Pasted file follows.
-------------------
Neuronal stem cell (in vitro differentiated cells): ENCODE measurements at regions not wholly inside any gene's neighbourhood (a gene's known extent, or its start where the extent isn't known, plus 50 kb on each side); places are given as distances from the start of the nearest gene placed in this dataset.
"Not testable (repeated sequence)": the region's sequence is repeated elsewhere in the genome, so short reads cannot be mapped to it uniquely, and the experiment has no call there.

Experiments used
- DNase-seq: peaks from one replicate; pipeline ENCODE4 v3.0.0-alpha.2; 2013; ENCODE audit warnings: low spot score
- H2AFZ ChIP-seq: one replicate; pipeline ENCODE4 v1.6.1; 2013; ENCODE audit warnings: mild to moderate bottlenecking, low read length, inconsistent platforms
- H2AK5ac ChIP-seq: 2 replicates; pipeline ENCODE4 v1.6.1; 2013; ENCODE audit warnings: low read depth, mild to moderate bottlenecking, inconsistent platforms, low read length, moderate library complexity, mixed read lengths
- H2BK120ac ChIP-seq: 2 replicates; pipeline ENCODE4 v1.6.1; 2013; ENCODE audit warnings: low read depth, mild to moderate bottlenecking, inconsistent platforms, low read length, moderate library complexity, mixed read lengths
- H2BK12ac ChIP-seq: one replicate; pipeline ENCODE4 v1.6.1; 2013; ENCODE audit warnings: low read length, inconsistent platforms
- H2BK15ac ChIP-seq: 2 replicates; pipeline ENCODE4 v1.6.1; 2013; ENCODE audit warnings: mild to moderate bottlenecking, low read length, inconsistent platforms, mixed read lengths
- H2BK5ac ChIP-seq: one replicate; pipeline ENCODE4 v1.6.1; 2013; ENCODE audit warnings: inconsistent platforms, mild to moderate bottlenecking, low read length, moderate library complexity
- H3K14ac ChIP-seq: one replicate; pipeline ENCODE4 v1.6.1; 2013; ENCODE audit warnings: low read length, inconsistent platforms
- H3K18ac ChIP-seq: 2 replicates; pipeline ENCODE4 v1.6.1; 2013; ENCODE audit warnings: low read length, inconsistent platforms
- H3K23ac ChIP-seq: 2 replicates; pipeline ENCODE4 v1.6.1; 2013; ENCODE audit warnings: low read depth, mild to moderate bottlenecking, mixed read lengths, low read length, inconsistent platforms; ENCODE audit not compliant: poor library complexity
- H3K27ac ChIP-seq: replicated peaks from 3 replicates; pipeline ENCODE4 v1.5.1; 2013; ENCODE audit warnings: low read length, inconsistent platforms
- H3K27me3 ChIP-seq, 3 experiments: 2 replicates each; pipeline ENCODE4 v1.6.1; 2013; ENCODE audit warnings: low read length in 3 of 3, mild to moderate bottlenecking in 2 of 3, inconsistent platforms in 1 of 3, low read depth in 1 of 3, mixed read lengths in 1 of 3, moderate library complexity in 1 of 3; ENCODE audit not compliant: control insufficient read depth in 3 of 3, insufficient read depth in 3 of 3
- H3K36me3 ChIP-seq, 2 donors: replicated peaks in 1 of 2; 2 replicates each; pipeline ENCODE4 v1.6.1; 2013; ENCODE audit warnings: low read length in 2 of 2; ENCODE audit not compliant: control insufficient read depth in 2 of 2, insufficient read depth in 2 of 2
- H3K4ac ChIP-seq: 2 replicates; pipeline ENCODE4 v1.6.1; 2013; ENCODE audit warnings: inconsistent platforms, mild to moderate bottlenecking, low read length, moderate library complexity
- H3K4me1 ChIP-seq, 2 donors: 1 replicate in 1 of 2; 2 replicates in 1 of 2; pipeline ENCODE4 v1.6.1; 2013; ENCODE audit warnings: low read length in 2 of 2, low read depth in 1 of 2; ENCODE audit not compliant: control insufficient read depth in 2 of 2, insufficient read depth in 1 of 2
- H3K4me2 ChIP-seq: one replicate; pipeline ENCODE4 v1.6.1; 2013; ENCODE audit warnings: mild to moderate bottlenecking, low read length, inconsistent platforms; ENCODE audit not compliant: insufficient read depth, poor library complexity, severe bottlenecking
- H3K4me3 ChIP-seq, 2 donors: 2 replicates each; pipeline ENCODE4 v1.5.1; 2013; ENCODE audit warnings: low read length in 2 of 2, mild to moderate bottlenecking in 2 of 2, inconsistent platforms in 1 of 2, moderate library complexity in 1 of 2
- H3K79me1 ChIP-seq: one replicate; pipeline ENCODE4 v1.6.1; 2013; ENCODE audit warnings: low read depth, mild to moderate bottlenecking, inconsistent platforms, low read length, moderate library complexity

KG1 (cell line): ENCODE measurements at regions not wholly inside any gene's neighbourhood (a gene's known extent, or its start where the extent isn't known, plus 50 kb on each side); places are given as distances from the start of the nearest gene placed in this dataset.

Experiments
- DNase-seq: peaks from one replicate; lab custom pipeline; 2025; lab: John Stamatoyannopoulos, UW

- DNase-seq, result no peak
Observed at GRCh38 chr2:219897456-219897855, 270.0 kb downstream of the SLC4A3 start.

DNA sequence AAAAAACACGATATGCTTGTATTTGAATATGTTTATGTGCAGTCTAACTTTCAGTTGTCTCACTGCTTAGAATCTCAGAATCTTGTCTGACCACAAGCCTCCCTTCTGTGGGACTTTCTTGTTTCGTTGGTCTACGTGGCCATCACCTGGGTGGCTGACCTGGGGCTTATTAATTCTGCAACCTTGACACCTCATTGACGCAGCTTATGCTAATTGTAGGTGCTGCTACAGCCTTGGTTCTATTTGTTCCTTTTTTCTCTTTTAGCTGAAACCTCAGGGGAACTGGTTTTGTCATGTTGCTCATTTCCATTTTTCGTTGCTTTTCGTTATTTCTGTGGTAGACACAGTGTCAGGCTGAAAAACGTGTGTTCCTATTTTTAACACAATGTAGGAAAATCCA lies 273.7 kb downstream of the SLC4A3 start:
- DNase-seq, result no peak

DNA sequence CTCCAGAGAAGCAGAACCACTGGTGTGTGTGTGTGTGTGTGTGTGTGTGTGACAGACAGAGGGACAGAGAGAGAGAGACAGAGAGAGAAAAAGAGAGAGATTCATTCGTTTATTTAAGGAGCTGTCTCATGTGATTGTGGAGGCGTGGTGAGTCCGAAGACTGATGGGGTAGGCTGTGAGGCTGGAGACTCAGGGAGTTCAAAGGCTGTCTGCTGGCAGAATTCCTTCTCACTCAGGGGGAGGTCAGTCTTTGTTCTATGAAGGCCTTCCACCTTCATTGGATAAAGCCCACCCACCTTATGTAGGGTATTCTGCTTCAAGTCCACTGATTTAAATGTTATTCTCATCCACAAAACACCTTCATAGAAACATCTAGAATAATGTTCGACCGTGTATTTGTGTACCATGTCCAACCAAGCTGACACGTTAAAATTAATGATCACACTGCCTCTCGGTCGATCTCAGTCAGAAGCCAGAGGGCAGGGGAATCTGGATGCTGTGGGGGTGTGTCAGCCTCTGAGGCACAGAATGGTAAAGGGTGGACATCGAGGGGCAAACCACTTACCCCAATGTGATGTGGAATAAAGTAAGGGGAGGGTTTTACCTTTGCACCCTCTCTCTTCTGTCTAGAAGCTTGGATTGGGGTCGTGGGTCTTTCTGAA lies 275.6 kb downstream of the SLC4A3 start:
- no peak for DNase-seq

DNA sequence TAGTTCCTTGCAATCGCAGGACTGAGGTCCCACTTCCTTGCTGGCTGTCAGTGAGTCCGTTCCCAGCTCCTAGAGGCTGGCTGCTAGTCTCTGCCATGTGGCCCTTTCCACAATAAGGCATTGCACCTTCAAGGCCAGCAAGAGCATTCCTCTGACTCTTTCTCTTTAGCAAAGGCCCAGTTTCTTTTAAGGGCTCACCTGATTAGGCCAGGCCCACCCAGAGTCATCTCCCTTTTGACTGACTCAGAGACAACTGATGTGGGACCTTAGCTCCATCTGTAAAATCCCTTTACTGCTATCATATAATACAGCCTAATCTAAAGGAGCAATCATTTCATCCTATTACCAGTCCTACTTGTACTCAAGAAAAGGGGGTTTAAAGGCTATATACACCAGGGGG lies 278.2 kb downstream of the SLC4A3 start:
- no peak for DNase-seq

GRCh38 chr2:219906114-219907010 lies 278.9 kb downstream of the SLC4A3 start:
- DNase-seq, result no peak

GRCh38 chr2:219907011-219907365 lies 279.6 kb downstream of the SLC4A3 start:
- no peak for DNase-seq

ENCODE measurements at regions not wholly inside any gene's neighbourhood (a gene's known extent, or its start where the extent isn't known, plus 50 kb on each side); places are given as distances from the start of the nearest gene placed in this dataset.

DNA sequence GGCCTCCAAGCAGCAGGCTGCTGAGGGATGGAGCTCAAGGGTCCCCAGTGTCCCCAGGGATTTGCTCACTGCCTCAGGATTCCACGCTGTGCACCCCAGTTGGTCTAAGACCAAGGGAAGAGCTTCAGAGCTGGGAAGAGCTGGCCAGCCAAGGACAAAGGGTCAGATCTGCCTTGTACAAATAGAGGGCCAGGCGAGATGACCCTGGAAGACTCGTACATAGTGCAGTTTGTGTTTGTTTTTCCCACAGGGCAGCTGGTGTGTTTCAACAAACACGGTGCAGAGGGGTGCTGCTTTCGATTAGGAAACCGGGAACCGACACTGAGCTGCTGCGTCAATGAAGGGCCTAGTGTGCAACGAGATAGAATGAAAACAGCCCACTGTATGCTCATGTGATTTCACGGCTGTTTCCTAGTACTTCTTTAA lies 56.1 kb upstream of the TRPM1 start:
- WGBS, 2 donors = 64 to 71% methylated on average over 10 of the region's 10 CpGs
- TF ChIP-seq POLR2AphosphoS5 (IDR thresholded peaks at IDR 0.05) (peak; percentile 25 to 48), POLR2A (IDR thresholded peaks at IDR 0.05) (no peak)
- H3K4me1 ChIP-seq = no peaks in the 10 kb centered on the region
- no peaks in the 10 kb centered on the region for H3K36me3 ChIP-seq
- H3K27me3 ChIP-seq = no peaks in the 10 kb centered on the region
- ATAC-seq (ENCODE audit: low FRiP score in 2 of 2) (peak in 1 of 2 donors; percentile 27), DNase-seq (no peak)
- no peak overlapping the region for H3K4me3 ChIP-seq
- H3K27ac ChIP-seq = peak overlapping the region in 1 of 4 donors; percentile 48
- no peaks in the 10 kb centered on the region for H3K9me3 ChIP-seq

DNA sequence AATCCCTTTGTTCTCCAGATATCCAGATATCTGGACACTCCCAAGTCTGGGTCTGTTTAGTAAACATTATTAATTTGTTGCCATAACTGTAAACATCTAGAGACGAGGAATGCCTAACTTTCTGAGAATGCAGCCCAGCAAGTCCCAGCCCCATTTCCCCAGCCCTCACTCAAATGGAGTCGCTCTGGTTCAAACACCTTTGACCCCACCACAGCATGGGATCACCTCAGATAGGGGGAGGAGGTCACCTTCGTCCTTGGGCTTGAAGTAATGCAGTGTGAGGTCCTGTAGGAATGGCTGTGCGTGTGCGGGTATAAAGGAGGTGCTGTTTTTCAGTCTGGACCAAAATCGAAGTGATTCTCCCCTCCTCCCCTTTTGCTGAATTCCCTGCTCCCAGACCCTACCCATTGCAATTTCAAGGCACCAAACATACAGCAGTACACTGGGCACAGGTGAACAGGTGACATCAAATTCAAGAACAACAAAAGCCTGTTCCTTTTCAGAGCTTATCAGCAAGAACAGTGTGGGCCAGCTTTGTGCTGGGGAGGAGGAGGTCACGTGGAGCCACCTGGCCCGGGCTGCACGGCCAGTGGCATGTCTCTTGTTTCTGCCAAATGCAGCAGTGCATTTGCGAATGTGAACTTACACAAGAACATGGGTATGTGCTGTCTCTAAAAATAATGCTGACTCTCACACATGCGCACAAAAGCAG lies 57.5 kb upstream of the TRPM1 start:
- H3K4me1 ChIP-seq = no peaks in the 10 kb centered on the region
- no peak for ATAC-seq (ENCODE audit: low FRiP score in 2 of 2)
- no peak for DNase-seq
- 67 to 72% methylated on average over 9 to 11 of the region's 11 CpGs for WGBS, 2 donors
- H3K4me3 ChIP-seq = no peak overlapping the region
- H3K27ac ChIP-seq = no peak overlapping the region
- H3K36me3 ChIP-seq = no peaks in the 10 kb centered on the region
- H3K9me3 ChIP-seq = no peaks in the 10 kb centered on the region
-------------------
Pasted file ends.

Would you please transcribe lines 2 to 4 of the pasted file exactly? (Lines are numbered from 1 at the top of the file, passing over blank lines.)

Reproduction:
"Not testable (repeated sequence)": the region's sequence is repeated elsewhere in the genome, so short reads cannot be mapped to it uniquely, and the experiment has no call there.

Experiments used
- DNase-seq: peaks from one replicate; pipeline ENCODE4 v3.0.0-alpha.2; 2013; ENCODE audit warnings: low spot score